There is another thing that we cannot assume, again, another variable here. We cannot assume that Google won’t pick up another page as a feature snippet if you disabled yours, so this is something also that you need to take into account when you start testing this. This is why I recommend that if you want to test this you should do it with particular set of pages for which you have seen, for example, that they have definitely gone down in the [inaudible 00:07:15] read behavior from before to today. So you are really willing to risk and give it a go and validate this. But please don’t do this at a massive scale, because you can end up even losing more by not being featured at all as a featured snippet.
In order to assess the impact of this update to your pages, it’s important to verify and revise and compare the clicks and [inaudible 00:07:41] behavior that you have right now from this results, from this page to this page, from this query versus the one that you that used to have a few days ago for the same query, but that were coming not only from here, but also from this, all the organic search result, right?
So for this we can use the Google search console data, but of course the only con of this point is that this just happened January 22nd, so there’s very little data. However, you can already compare here, TBD from the 22nd to the 23rd, that is the latest one, versus the one of the previous day, or the one from the same day from the week before and compare the difference. It is also important that you include the query for which the page is being featured or included as a feature snippet, and was included before of course, too. And the URL, in particular, to make sure that you’re actually checking the results for this particular page, and then also the device, because, potentially, of course, you were not being shown like this also for [inaudible 00:08:46] results. So it’s important that you filter as much as possible, the same word, the country. If you are not being shown or if you want to specify in particular for the results of a given country, and you know that you have been bringing in clicks and activity from other countries, from where you are not being shown as a featured snippet. It’s the same, it’s important to be very granular here, to be able to compare and see in, particular, the results of this particular change and the impact of this particular change.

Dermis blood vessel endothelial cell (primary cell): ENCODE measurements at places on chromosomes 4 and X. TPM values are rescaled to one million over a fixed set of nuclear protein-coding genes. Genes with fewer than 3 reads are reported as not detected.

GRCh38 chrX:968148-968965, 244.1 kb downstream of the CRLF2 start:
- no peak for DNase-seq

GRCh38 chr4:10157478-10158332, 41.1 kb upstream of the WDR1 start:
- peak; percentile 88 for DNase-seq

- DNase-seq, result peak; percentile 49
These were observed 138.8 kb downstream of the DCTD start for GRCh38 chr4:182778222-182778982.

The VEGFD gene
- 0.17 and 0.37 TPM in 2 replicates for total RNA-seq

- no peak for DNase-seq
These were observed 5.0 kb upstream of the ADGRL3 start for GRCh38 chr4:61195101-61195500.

And again, the problem here is that there’s not enough data, at least for these particular pages, that don’t have a huge amount of volume because of the queries that they are targeting. But again, you can compare here the clicks, your click rate before and after, right? And like this, I can see here, for example, that right now, from the 22nd to the 23rd I am getting a bit of less clicks than before, right? The click through rate that I had before was certainly higher than the one that I have now. So yes, I wouldn’t, for example, take a decision based on these data, but if you see definitely that before, the clicks were much, much, much higher, after a few days, you may want to check and try out what will happen if you remove your result from here, and instead, you are only shown in the first and the second position organically, for example. To see if it is better than only being included here. That can be another option that you may want to test out. And you can do it so like this.